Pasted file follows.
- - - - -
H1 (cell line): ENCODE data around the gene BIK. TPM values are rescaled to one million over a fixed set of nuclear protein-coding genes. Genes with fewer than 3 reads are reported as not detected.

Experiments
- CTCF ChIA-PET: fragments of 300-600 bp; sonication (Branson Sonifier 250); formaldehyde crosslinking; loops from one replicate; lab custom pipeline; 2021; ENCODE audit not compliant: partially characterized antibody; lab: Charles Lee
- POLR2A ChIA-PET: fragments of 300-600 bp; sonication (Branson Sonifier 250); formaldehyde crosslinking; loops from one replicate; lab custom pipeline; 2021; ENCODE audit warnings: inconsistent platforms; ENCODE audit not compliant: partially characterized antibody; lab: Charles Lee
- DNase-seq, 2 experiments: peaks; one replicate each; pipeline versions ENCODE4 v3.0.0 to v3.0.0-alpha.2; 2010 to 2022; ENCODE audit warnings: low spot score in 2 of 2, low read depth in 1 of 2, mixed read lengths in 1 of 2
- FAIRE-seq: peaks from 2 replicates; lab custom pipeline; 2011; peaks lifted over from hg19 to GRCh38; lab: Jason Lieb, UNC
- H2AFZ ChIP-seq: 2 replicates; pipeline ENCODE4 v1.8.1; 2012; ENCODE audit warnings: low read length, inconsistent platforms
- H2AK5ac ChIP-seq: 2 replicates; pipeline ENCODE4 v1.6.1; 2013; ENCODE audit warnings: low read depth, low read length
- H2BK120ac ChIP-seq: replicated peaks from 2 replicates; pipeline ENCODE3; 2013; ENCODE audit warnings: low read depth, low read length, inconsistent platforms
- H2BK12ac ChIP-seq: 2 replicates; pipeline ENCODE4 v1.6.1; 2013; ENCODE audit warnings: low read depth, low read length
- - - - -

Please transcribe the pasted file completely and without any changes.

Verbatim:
H1 (cell line): ENCODE data around the gene BIK. TPM values are rescaled to one million over a fixed set of nuclear protein-coding genes. Genes with fewer than 3 reads are reported as not detected.

Experiments
- CTCF ChIA-PET: fragments of 300-600 bp; sonication (Branson Sonifier 250); formaldehyde crosslinking; loops from one replicate; lab custom pipeline; 2021; ENCODE audit not compliant: partially characterized antibody; lab: Charles Lee
- POLR2A ChIA-PET: fragments of 300-600 bp; sonication (Branson Sonifier 250); formaldehyde crosslinking; loops from one replicate; lab custom pipeline; 2021; ENCODE audit warnings: inconsistent platforms; ENCODE audit not compliant: partially characterized antibody; lab: Charles Lee
- DNase-seq, 2 experiments: peaks; one replicate each; pipeline versions ENCODE4 v3.0.0 to v3.0.0-alpha.2; 2010 to 2022; ENCODE audit warnings: low spot score in 2 of 2, low read depth in 1 of 2, mixed read lengths in 1 of 2
- FAIRE-seq: peaks from 2 replicates; lab custom pipeline; 2011; peaks lifted over from hg19 to GRCh38; lab: Jason Lieb, UNC
- H2AFZ ChIP-seq: 2 replicates; pipeline ENCODE4 v1.8.1; 2012; ENCODE audit warnings: low read length, inconsistent platforms
- H2AK5ac ChIP-seq: 2 replicates; pipeline ENCODE4 v1.6.1; 2013; ENCODE audit warnings: low read depth, low read length
- H2BK120ac ChIP-seq: replicated peaks from 2 replicates; pipeline ENCODE3; 2013; ENCODE audit warnings: low read depth, low read length, inconsistent platforms
- H2BK12ac ChIP-seq: 2 replicates; pipeline ENCODE4 v1.6.1; 2013; ENCODE audit warnings: low read depth, low read length